- Books & More
- Search Catalog
- NEW This Week
- Online Resources
- Reading Suggestions
- Interlibrary Loan Form
- Suggest a Title for the Library to Purchase
- Ebooks & More
- About Us
- Support Us
NPR's brings you news about books and authors along with our picks for great reads. Interviews, reviews, the NPR Bestseller Lists, New in Paperback and much more.
Updated: 1 week 50 min ago
Former Dublin newsman Paul Lynch's new novel follows an Irish farmer in 1945, struggling against adversity. Critic Alan Cheuse says Lynch's prose is so gorgeous, it makes him want to give up writing.
Andrea Mays' new book digs into the history of Washington, D.C.'s Folger Shakespeare Library, the legacy of oilman Henry Clay Folger — who, like William Shakespeare, found his greatest fame in death.
Jeremy Massey's debut novel centers on an undertaker with magical abilities — like communicating with dogs and flies. Critic Jason Sheehan says Massey has an eye for black humor.
Henry Folger once spent nearly a year's salary on a William Shakespeare first folio. In The Millionaire and the Bard, Andrea Mays chronicles his obsession with collecting the playwright's work.
Comics creator Noelle Stevenson has written for Boom! Studios and Marvel's new female Thor. Her webcomic Nimona, about a young shapeshifter with a streak of villainy, has just been released as a book.
The former NBC anchorman says his multiple myeloma diagnosis two years ago made him "more conscious of the fact that the days are more numbered." His new memoir is A Lucky Life Interrupted.
In Andrew Ervin's comic novel, a disillusioned advertising executive rents the cottage once inhabited by dystopian author George Orwell. Critic Maureen Corrigan says the funny book has a serious core.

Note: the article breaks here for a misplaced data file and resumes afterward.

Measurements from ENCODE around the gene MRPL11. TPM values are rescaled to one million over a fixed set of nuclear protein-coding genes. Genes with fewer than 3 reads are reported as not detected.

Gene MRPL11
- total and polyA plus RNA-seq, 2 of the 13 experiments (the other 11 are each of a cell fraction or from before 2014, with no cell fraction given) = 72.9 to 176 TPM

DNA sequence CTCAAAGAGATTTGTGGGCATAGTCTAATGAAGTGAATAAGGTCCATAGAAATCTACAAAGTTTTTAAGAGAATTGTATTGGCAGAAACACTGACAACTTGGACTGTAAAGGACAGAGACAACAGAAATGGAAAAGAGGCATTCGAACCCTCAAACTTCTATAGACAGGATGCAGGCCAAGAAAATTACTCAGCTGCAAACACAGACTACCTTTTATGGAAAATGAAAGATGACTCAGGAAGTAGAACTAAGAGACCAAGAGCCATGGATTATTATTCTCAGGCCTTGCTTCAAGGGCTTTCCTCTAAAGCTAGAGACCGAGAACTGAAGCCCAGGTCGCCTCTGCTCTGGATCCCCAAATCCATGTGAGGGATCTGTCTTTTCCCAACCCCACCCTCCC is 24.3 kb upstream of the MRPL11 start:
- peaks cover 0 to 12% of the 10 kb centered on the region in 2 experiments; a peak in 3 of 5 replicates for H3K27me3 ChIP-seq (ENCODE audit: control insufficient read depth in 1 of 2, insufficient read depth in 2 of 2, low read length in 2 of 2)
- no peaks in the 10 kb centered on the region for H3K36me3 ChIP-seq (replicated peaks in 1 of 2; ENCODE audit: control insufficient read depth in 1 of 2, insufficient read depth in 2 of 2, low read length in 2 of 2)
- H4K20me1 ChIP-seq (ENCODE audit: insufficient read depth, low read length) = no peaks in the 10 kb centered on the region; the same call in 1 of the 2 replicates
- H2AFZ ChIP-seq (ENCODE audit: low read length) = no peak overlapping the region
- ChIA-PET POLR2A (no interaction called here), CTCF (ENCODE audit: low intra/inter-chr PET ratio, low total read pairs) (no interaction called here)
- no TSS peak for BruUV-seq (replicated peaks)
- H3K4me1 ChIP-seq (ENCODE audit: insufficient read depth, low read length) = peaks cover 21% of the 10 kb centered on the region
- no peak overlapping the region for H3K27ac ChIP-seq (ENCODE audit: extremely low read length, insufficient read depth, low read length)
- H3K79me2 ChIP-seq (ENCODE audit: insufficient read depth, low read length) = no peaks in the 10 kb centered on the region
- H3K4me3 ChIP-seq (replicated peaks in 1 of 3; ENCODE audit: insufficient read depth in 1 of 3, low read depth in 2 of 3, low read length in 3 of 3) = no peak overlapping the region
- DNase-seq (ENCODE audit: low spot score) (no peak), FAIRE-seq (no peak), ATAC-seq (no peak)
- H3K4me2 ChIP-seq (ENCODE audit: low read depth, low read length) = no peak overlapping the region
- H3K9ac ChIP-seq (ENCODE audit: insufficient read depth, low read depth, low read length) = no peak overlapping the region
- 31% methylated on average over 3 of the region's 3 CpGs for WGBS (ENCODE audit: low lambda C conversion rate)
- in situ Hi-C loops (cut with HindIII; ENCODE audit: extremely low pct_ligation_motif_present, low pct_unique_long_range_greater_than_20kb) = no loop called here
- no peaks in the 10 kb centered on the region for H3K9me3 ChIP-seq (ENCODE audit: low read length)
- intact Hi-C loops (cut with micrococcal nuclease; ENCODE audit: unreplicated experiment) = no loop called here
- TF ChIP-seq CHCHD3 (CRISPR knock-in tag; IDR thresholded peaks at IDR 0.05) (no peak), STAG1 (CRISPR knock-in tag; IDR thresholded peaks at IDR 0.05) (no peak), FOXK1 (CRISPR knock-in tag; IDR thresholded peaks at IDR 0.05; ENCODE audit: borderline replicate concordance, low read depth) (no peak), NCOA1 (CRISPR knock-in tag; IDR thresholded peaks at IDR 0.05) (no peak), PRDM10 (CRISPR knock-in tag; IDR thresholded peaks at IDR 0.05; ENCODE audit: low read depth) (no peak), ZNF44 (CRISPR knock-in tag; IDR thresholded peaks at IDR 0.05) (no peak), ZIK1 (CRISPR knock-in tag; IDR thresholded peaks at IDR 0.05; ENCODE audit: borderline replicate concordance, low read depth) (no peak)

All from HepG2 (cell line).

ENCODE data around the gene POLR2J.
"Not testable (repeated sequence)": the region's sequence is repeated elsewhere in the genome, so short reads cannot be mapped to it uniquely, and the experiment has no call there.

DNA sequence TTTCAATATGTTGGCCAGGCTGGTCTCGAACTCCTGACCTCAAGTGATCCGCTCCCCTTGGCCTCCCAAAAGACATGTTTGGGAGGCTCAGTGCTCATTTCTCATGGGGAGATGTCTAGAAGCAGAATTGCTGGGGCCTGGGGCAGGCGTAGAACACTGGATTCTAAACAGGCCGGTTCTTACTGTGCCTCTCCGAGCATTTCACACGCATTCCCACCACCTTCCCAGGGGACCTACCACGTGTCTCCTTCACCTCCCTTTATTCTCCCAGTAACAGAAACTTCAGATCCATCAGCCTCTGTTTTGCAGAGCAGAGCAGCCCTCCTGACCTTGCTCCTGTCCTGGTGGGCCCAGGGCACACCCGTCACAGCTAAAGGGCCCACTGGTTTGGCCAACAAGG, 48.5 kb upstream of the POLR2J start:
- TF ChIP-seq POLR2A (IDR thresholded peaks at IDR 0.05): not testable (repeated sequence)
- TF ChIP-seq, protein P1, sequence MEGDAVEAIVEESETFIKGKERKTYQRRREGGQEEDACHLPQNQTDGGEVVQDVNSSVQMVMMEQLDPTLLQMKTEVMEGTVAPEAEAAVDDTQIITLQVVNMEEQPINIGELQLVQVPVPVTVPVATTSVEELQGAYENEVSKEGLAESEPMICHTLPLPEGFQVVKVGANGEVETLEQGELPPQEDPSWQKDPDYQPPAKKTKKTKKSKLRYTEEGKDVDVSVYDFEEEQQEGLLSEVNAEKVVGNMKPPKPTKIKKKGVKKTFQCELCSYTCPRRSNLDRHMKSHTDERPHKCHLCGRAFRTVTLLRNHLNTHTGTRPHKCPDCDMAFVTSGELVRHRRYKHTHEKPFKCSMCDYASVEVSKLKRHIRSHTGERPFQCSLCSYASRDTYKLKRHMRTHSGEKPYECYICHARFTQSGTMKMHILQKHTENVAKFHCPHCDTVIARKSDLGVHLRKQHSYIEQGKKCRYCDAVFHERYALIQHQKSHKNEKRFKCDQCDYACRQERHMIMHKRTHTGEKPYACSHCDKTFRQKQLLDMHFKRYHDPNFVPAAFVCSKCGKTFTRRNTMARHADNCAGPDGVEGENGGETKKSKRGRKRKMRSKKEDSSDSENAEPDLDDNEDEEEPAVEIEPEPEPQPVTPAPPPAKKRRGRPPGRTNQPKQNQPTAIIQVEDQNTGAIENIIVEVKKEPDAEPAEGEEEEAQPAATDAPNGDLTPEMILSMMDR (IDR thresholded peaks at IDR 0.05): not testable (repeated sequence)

Aleksandar Hemon's darkly hilarious new novel follows a sad-sack Chicago teacher whose screenwriting dreams lead to catastrophe. Critic Michael Schaub calls it "crazy in the best sense of the word."
Lucas Mann's new memoir pieces together family memories to create a portrait of his heroin-addicted older brother, who died of an overdose. Critic Heller McAlpin calls it difficult but necessary.
Mann has published pictures that show her young children naked, her husband's muscular dystrophy and dead bodies decomposing. She reflects on her life and work in a new memoir called Hold Still.
Nicole Kornher-Stace's new novel follows Wasp, an Archivist tasked with hunting ghosts to scavenge information about the past for her primitive post-apocalyptic society — where all is not as it seems.
Even talented artists have trouble creating the illusions known as "trompe l'oeil." Critic Michael Schaub says Nancy Reisman's tragic new novel of the same name never jumps into three dimensions.
Naomi Novik leaves behind the Napoleonic War setting of her previous books for a new stand-alone tale of a village girl, taken by a mysterious magician, who learns she's more than a match for him.
Nora Pouillon writes about her lifelong devotion to food in a new memoir, My Organic Life. Her restaurant has been a fixture in the Washington, D.C., food scene since 1979.
"You can learn so much from [Jerry Garcia]. Doesn't matter what instrument you play," the Grateful Dead drummer says. He has a new memoir out called Deal.
A new book tells the story of Bobby Fuller, who was best-known for the song "I Fought the Law." He was a talented guitarist and producer who moved from El Paso, Texas, to LA. He was on the verge of his big break when his body was found in his car doused in gasoline. The Los Angeles police ruled it an accidental death.
Astronomer Chris Impey discusses the future of space travel, sex in space and the connection between science and Buddhism. Impey is the author of Beyond: Our Future in Space.
The author famous for the cult classic House of Leaves is writing a novel about a little girl who finds a kitten. The book is planned to be epic — 27 volumes total. Volume 1 is more than 800 pages.
In Oklahoma, tornadoes are just a fact of life — but sometimes a truly awful one comes along. In The Mercy of the Sky, Holly Bailey chronicles the deadly tornado that struck Moore, Okla., in 2013.
De-extinction technology could soon bring back lost species — or preserve endangered ones. In her new book, evolutionary biologist Beth Shapiro explores the scientific and ethical challenges.